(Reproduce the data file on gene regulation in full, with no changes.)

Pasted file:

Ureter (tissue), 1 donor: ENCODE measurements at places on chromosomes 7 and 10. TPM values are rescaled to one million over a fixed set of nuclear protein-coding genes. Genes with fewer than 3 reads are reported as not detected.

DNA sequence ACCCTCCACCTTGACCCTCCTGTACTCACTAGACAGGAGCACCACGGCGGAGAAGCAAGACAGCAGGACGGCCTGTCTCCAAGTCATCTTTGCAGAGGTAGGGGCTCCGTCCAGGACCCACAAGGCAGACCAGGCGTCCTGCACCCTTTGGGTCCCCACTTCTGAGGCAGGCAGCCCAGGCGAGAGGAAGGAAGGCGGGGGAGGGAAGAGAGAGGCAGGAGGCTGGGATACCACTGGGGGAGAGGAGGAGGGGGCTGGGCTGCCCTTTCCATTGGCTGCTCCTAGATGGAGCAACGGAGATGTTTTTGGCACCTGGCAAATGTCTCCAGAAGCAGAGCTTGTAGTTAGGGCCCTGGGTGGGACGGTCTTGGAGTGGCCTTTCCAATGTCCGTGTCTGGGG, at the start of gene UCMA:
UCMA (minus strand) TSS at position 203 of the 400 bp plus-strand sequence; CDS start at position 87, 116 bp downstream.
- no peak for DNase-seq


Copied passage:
Ureter (tissue), 1 donor: ENCODE measurements at places on chromosomes 7 and 10. TPM values are rescaled to one million over a fixed set of nuclear protein-coding genes. Genes with fewer than 3 reads are reported as not detected.

DNA sequence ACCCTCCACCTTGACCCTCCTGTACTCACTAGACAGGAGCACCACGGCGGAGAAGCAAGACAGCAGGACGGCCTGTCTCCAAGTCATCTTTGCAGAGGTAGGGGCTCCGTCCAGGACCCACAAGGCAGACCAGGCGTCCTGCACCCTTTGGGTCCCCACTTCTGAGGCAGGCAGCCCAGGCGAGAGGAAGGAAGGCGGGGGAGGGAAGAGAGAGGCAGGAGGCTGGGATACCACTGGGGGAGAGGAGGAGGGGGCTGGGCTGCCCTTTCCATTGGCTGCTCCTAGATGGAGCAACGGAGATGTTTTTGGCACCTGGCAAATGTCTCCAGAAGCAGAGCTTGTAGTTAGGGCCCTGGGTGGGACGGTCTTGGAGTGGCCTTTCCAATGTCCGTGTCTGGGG, at the start of gene UCMA:
UCMA (minus strand) TSS at position 203 of the 400 bp plus-strand sequence; CDS start at position 87, 116 bp downstream.
- no peak for DNase-seq